Metal expansion joints are installed in pipe systems, gas systems, water treatments and can be used to run electrical wire to prevent damage caused by thermal growth, vibration and other mechanical forces. There is a large variety of designs, but one particular metal, stainless steel, is used the most. Stainless steel expansion joints prevent vibration, thermal movement, and noise. As such, they offset problems and allow expansion in piping systems.
Incorrectly installing an expansion joint leads to leakage. Most incorrect installation is loose bolts and where the flanges meet. If the leak is up by or around the flanges, have it replaced immediately. If it is by the bolts, call a professional to tighten them.
Failure to Place Anchors
Anchors keep the pipe pressurized, and are to be placed 30 inches from the expansion joint. Without anchors, pressure generated movement will expand the compensation device to its maximum length and any thermal changes will be directed in the path of least resistance.
Most defects in welding are incomplete penetration, lack of fusion, undercutting, and porosity. Incomplete pressure is when two beads do not penetrate the complete thickness of the base plate. Lack of fusion or (cold lapping) occurs when there is no fusion between the weld metal and the surfaces of the base plate. Common cause of lack of fusion is poor welding technique.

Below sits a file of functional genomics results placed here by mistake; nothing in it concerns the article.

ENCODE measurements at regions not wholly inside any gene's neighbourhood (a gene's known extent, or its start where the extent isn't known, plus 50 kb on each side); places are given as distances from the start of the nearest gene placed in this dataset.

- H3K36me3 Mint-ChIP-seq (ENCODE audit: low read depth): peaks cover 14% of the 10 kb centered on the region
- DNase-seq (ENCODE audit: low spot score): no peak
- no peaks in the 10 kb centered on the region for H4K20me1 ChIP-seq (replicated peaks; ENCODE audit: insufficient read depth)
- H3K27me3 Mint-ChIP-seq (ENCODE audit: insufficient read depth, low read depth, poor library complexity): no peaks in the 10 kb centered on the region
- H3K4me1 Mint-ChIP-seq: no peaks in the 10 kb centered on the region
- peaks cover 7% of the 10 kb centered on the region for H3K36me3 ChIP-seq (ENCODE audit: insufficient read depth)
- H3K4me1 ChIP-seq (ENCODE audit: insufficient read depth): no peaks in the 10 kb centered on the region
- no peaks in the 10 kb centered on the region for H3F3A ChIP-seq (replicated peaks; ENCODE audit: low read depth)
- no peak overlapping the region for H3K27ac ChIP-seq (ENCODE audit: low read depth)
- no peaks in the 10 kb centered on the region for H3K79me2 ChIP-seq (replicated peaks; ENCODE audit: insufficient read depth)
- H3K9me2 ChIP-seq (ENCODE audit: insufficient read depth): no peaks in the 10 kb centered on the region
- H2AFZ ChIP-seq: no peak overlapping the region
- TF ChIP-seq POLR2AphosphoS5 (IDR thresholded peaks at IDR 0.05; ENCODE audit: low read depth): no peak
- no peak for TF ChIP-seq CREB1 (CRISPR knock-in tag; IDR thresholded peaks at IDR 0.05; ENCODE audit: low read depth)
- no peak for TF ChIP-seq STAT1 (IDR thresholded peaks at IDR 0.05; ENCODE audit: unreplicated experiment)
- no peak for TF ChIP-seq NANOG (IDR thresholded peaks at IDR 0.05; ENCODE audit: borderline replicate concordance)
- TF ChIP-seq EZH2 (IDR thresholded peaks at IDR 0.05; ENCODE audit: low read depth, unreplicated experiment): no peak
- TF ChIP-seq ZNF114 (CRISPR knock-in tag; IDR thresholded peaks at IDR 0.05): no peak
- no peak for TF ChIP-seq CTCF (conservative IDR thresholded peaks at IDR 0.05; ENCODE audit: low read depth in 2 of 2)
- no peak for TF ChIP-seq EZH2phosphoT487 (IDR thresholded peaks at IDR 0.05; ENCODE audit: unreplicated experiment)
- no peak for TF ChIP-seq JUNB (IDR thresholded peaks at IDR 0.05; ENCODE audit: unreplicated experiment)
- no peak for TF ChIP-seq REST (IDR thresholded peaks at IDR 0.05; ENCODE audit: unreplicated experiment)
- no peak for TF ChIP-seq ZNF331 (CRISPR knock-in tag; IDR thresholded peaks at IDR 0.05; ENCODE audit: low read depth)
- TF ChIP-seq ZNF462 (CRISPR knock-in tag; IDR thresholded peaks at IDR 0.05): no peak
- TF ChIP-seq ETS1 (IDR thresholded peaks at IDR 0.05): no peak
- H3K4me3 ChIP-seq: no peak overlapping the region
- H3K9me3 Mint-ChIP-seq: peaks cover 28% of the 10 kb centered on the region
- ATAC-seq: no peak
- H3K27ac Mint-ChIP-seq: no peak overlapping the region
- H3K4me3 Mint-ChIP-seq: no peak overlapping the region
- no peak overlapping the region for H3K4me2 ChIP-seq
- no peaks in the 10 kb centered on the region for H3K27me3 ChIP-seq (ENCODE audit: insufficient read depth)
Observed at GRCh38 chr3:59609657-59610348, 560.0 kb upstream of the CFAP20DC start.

Undercutting, on the other hand, is where a groove appears in the metal, and is also attributed to the lack of welding technique. Porosity is excessive shielding gas flow. Longitudinal, not as common, can be one of two types: hot cracks and cold cracks. The former occurs when the welding bead is between the melting stage and solid stage (when it is mushy).
Thermal expansion is the tendency of matter to change in shape, area, and volume in response to a change in temperature through heat transfer. This occurs when there are no expansion joints or anchors. Having an expansion joint with anchors keeps the piping sturdy so that no thermal expansion can occur.
Too much pressure build-up can cause the expansion joints to fail. This is usually caused by incorrect installation, like when anchors placed too close to the expansion joint or there are no anchors at all. Sometimes, the pipe does not have an expansion joint which causes the piping to crack or break in different areas.
Pipe Pressure on Itself
This occurs when no expansion joint is installed, since the pressure is shouldered the pipe system alone—and it is a lot of pressure for pipes. Without expansion joints you will have several problems, all similar to the ones seen with an expansion joint. There's nothing to release pressure of thermal expansion or to keep the pipe from breaking.
Corrosion is caused by the improper material used for the piping system. Whether its water, electricity or gas, without the correct expansion joint for that element, over time the expansion joint will slowly crumble until there is nothing left. This will leave you with a break or leak somewhere along the pipe.